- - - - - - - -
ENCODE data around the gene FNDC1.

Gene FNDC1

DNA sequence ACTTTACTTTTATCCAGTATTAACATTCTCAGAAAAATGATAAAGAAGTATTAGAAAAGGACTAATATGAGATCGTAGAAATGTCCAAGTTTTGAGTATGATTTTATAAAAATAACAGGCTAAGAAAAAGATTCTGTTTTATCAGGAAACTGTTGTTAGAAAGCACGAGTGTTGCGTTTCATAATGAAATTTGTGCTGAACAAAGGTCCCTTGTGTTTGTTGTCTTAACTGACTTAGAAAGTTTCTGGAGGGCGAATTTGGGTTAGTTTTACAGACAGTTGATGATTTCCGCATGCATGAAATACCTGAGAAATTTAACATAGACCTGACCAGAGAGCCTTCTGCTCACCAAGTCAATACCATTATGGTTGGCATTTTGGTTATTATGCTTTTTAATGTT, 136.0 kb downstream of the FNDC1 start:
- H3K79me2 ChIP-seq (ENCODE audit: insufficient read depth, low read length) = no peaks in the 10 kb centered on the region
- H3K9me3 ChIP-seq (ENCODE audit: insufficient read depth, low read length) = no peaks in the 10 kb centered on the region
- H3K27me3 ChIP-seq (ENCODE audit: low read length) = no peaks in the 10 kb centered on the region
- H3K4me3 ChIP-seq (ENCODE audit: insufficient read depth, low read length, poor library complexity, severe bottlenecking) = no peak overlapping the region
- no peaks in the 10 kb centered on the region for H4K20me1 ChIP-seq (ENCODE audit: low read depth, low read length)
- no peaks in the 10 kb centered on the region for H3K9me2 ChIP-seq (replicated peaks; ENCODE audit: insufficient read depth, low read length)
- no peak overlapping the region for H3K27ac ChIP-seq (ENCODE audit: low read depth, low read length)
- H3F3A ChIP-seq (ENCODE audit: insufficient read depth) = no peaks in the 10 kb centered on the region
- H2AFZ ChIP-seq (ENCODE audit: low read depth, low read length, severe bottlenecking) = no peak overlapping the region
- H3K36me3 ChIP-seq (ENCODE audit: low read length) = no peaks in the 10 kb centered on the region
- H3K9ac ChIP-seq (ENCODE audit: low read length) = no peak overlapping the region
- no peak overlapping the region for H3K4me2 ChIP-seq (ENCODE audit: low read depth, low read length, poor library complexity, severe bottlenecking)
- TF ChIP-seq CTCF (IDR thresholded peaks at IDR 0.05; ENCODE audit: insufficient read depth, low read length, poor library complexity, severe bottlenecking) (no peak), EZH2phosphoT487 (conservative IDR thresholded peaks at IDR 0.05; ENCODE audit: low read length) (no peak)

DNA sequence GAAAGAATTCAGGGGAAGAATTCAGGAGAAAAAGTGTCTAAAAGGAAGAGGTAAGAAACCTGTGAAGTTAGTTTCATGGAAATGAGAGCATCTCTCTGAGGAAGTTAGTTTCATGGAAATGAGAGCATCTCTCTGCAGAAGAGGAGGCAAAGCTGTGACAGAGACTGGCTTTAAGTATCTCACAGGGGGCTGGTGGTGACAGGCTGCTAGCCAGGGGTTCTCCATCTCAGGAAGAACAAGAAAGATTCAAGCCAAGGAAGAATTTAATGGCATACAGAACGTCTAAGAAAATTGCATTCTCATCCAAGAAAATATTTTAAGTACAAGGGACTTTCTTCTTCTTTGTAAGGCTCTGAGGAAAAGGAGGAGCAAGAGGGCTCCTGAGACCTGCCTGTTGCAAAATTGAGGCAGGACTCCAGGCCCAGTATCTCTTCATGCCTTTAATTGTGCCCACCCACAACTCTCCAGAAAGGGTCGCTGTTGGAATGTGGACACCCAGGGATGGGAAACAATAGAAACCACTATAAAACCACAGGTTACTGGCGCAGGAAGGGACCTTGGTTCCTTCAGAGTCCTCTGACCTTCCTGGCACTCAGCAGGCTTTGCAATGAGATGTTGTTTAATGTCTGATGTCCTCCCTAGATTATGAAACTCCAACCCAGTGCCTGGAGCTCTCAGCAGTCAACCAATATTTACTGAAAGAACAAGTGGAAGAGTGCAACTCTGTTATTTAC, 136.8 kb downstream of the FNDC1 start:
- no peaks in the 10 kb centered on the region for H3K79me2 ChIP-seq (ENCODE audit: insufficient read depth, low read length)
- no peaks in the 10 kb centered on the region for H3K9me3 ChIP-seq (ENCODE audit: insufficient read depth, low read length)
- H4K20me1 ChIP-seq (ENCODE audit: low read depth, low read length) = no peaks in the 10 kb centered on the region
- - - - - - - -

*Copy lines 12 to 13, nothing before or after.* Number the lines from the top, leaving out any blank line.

- H2AFZ ChIP-seq (ENCODE audit: low read depth, low read length, severe bottlenecking) = no peak overlapping the region
- H3K36me3 ChIP-seq (ENCODE audit: low read length) = no peaks in the 10 kb centered on the region